My rap on bags

“You don’t want a bag do you?”  The person at the liquor store sees me with some regularity and knows my style.

[I don’t by booze at the store for myself, in that i only seem able to drink sugary blender drinks which i am unwilling to make for myself, but i do shopping for the entire community as a town tripper and thus i am in there almost every week.]

The EU will ban single use plastic bags by 2020

The EU will ban single use plastic bags by 2020.

My usual response is:

“I don’t use bags and want the store management to use the money saved to increase staff salaries.”

This warrants a couple of different responses:

Amusement – “You don’t know my store management.” or

Appreciation – “That would certainly be nice.” or “What a good idea.”

Either way my interaction with the person who was a nameless clerk moments before becomes more positive and more human.  And with some effort and storytelling we can make single use disposable plastic bags an extinct species.

I am asking you to join the conversation.

[Edited by Judy Youngquest]

Tags: , , , , ,

About paxus

a funologist, memeticist and revolutionary. Can be found in the vanity bin of Wikipedia and in locations of imminent calamity. buckle up, there is going to be some rough sledding.

12 responses to “My rap on bags”

  1. moonraven222 says :

    Good post! I particularly like your response about using the money saved to increase staff salaries…

    Something that I do is patronize bakeries which are willing to put a loaf of bread into an already used plastic bag that I bring. Anything to not encourage another plastic bag coming into the world.

    • North Star says :

      Moon, if someone suggested raising my salary by the cost of a plastic bag – all of about one cent — I’d tell them in short order where to go. Glad they’re more patient down in Louisa. I love getting plastic bags, in addition to carrying home purchases, they’re great for lining trash cans, a sort of in-house “recycling”.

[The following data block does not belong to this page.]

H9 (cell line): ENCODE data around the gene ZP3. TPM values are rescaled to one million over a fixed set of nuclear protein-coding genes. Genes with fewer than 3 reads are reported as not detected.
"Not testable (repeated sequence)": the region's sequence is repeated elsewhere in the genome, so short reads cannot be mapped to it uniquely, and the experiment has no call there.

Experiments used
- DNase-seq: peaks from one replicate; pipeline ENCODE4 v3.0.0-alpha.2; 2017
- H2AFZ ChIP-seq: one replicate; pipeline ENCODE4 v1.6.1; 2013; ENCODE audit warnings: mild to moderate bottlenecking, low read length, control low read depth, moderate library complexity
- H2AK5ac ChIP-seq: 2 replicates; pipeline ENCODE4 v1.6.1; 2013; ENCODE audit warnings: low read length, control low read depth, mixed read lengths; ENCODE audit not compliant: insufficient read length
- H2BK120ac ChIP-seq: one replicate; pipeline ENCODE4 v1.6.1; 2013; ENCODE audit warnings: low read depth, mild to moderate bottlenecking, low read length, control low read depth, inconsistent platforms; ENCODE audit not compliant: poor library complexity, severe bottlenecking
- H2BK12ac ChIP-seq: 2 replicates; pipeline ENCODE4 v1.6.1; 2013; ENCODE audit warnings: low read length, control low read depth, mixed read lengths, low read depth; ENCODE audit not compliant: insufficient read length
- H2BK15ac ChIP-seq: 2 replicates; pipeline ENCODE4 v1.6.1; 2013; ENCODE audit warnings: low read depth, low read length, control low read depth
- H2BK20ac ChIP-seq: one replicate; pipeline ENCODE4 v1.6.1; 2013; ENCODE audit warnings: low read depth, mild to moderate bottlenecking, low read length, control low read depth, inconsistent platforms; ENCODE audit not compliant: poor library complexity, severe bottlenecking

• paxus says :

        Interestingly, i never have this response. i make this suggestion several time a week and no one is ever offended. Often they say management would never consider such an option, and perhaps they are just being polite because they are supposed to be as employees, but their candor in criticizing store management makes me think they would say something if they felt it was a cheap offer. i also sense that they recognize the tremendous number of bags these stores actually do go thru, especially since lots of things are bagged with very few items in the bag.

  2. Ken says :

    When I shop at my food coop, we don’t have this topic to discuss since we eliminated bags years ago (via coop-wide decision), but we do have endless other conversations since the workers and shoppers are also the management, and the checkout person doesn’t have a salary because he’s like the rest of the people in the store, in the same position I am, one of 16,000 co-owners working his shift.

    With all that salary money we save, we each spend way less on food and can get more money to the farmers we buy from. And meanwhile we can make good decisions like eliminating bags, even if the capitalist would have argued that it’s “bad for business.”

    So, maybe what I’m saying is that we can eliminate even more bags by eliminating more capitalism and more management, via creating and supporting co-owned and co-operated ventures all around us to cover all our basic needs. More income-sharing communities and member-run food coops and revolutionary models everywhere. Rise up, liquor store workers!

  3. Maisie says :

    plastic bags now cost extra in our area, which has had the effect of training people up on bringing their own. at Whole Foods if you bring your own bags then you get an option of “take off or donate” where donate is a local cause.